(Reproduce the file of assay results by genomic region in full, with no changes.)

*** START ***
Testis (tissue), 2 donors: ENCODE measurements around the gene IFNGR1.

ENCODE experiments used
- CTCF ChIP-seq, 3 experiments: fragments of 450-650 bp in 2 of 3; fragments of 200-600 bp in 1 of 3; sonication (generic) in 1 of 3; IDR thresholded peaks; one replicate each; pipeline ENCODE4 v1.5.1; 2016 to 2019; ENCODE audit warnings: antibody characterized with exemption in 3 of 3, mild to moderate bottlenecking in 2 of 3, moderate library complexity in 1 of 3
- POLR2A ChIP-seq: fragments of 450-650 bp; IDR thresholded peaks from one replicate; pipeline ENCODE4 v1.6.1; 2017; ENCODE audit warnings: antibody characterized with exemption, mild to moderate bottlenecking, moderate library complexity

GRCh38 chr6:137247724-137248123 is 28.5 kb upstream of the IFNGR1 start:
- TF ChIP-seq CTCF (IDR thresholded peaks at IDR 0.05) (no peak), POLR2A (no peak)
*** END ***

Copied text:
Testis (tissue), 2 donors: ENCODE measurements around the gene IFNGR1.

ENCODE experiments used
- CTCF ChIP-seq, 3 experiments: fragments of 450-650 bp in 2 of 3; fragments of 200-600 bp in 1 of 3; sonication (generic) in 1 of 3; IDR thresholded peaks; one replicate each; pipeline ENCODE4 v1.5.1; 2016 to 2019; ENCODE audit warnings: antibody characterized with exemption in 3 of 3, mild to moderate bottlenecking in 2 of 3, moderate library complexity in 1 of 3
- POLR2A ChIP-seq: fragments of 450-650 bp; IDR thresholded peaks from one replicate; pipeline ENCODE4 v1.6.1; 2017; ENCODE audit warnings: antibody characterized with exemption, mild to moderate bottlenecking, moderate library complexity

GRCh38 chr6:137247724-137248123 is 28.5 kb upstream of the IFNGR1 start:
- TF ChIP-seq CTCF (IDR thresholded peaks at IDR 0.05) (no peak), POLR2A (no peak)